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Viruses Guns and War / Dotty LeMieux

$7.50

Viruses Guns and War

and Other Calamities of the Early 21st Century

poems by

Dotty LeMieux

~44 pages, $13 (+ shipping)

Projected Release Date: March/April, 2023

An Advance Sale Discount price of $7.50 (+ shipping) is available HERE prior to press time. This price is not available anywhere else or by check. The check price is $11.50/book (which includes shipping) and should be sent to: Main Street Rag, PO BOX 690100, Charlotte, NC 28227-7001. 

PLEASE NOTE: Ordering in advance of the release date entitles the buyer to a discount. It does not mean the book will ship before the date posted above and the price only applies to copies ordered through the Main Street Rag Online Bookstore.

Dotty LeMieux is the author of four chapbooks, Five Angels (Five Trees Press), Let Us Not Blame Foolish Women (Tombouctou Books) The Land (Smithereens Press), and I Ask Not Good Fortune (Finishing Line Books). She edited the iconic Bolinas literary journal Turkey Buzzard Review in the 1980s, along with the poets and artists of the town. Her work has appeared in numerous print and online journals and anthologies. Dotty lives in Northern California, where she practices environmental law and helps elect progressive candidates to office.

Dotty LeMieux’s poetry collection, [Viruses Guns and War], asks us to consider an eclectic array of familiar tragedies—community and conflict, the fear of contact and yearning for love, white supremacy, a dearth of empathy, abortion. . . . Ultimately, the poetry asks, can we reclaim normalcy or does it no longer exist? In response, LeMieux’s poetry reminds us that art—creating it and consuming it—is sometimes the only reasonable answer. ~Kit-Bacon Gressitt

 

Dotty LeMieuux’s poems are vivid, insightful, lyrical, scathing, tender, and at times devastating—as in what happens to a brown-skinned boy with a toy gun out for a walk in the sun. These are poems of and for our fraught times, full of virus, violence, and war, but also coyotes, sunflowers, and owls. A deeply satisfying read. ~Priscilla Long, author of Holy Magic: Poems and Crossing Over: Poems

Nineteen Ways of Looking at a Pandemic

after Wallace Stevens

 

1.

the sound a boulder makes
before beginning
its deadly downhill
roll

2.

sunflowers
in their art deco vase
track time by the sun
so well you can set
your watch by it

3.

hush, don’t wake
the old man sleeping
on the park bench

4.

one purple crocus
in my weedy front yard

5.

hey, what do you think
you’re doing?
don’t you know
you can’t play basketball
without touching?

6.

I’m calling the police!

7.

rain in spurts
taunting us between
the times of quiet

8.

why does standing in line at Safeway
for an hour and a half
remind me of the drought years?

9.

they loosened EPA regulations
so people can get back to work
polluting again

10.

the police are too busy
confirming deaths
on park benches
to answer calls
about unsanctioned basketball
games in the park

11.

Presidential Press briefing —
I told him — don’t return
her phone call; she’s not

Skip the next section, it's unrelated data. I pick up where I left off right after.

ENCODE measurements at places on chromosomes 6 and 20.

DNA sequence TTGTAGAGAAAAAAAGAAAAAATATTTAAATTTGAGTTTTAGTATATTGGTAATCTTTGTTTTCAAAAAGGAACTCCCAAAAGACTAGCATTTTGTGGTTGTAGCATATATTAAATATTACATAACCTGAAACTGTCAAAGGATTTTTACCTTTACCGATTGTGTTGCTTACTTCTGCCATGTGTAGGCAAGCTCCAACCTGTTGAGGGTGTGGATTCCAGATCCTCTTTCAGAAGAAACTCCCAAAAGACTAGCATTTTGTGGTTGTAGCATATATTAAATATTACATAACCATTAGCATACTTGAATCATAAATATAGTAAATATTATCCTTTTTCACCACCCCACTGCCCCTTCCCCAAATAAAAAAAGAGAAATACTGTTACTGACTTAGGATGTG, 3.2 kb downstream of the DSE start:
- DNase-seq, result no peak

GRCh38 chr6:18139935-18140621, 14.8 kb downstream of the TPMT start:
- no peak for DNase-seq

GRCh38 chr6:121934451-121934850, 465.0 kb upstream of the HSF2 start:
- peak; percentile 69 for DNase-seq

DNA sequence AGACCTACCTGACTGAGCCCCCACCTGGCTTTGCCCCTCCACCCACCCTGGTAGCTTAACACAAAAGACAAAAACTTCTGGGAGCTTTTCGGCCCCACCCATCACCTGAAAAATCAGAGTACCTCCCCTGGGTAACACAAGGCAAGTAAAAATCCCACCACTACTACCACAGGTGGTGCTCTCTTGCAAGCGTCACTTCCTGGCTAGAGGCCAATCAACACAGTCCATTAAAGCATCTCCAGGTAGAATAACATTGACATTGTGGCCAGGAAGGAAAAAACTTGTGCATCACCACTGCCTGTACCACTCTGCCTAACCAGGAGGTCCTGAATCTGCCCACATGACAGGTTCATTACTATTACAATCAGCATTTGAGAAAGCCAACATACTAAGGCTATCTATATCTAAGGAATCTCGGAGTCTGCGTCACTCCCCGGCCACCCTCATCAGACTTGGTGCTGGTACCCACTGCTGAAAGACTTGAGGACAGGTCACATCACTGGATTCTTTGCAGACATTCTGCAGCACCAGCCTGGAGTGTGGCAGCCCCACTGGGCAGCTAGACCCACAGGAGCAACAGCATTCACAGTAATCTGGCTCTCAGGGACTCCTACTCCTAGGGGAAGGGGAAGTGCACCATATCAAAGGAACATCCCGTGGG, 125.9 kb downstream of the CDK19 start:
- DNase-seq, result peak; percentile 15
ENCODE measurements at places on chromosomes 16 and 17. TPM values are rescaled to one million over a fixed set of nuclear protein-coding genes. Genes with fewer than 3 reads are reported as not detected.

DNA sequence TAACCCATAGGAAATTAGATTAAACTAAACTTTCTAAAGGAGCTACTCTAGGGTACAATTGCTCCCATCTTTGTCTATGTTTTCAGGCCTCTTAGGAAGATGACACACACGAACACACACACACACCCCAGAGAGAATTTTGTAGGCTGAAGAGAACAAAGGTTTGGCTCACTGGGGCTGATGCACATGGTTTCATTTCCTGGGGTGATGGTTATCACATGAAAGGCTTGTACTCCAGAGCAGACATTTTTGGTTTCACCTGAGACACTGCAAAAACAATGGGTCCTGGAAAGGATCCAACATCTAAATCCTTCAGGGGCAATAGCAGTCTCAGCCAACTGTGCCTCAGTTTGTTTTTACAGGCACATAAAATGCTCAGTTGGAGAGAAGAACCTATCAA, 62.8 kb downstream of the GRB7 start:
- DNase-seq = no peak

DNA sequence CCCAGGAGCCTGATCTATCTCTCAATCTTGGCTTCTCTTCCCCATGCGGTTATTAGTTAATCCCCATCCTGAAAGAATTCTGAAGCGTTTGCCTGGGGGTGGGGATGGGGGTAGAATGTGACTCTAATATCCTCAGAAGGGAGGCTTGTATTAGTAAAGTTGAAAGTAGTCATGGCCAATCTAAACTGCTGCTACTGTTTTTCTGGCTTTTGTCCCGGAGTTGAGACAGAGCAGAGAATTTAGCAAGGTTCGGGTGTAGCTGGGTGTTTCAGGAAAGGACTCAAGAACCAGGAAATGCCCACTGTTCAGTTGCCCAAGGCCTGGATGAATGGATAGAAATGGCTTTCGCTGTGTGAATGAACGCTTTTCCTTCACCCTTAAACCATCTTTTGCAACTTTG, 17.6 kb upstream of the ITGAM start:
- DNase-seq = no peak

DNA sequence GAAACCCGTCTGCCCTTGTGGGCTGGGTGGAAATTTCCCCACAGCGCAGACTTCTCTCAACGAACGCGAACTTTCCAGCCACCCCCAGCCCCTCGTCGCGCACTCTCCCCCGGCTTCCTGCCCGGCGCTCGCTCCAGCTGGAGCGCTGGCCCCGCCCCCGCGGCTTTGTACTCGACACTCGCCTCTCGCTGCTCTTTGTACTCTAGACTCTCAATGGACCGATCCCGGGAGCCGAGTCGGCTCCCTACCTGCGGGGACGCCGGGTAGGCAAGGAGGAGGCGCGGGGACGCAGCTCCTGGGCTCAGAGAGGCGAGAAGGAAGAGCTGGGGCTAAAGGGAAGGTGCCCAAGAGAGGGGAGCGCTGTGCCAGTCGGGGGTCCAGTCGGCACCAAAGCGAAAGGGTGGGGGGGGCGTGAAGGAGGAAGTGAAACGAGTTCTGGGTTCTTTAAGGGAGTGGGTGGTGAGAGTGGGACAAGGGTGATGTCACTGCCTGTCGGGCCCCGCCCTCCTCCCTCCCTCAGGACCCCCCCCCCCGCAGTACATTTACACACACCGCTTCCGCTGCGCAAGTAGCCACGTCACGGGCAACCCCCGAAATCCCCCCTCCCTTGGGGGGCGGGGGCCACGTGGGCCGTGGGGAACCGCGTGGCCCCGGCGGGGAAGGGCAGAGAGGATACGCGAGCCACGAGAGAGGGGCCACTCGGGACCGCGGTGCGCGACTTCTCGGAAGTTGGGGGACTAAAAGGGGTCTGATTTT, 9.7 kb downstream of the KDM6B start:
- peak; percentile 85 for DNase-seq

nice to me

12.

the boy in California
who died
when the clinic
refused him entry
no insurance

13.

in New York the first buds
of April break through
hoping for someone
to admire them

14.

They’re not doing the tests;
they said to come back later —
blind man in the park smoking

15.

I can smell his smoke

16.

if you wonder where the homeless went
when they kicked them
out of the park
just check the far side
of the closed-down Community Center

17.

winter has been its own very long year
this year

18.

woman into phone, slumped
on the top step of her front porch —
they say the test won’t come back
for at least a week

19.

after all this,
spring

 


 

Sunflowers, Rain and the Plague

 

On the hutch
in front of my window
sunflowers slow dance
gaze through newly rain-washed
panes, moving together
in the artful confines
of their hand-blown
glass vase

their yearning yellow heads
tracking the sun,
the world outside,
lurch like drunken
ballerinas
blue rain asymmetric
as a heart
skipping a beat

In our flattened world
we eat three day old tuna salad
wash four day old
dishes so we can
do it all again

Once Plague was something
from history books
when hygiene was careless
for both the living
and the dead

Now we struggle
to remember
the day of the week
and to change the sheets
take out the trash
comb our tangles
as if the world were easing
into spring

like any other year.

 


 

When

 

all the old people are gone,
the ones who remember the First World War
or the Stock Market crash or the Holocaust
when the Vietnam vets have vanished
from their street corners,
the COVID survivors dead
from natural causes,

when the books they wrote and diaries they kept,
the photographs they took and preserved
in albums and basements and attics
and the films they made
with their 8 mm home cameras

when all these are all worm-eaten or ground
to dust or destroyed by fire or flood,
or unraveled on their spools,
the museums torn down for
housing blocks no one lives in
offices no one goes to

and there is nothing left but the Cloud,
nothing, that is, but a warehouse somewhere
in Iowa or Nebraska or maybe Ukraine,
with little bits of replicating data
watched over by the robots
who manage them,

then who
will tell us our truths who
will be left to remember
that we were once human,

why we had to die?

 

 

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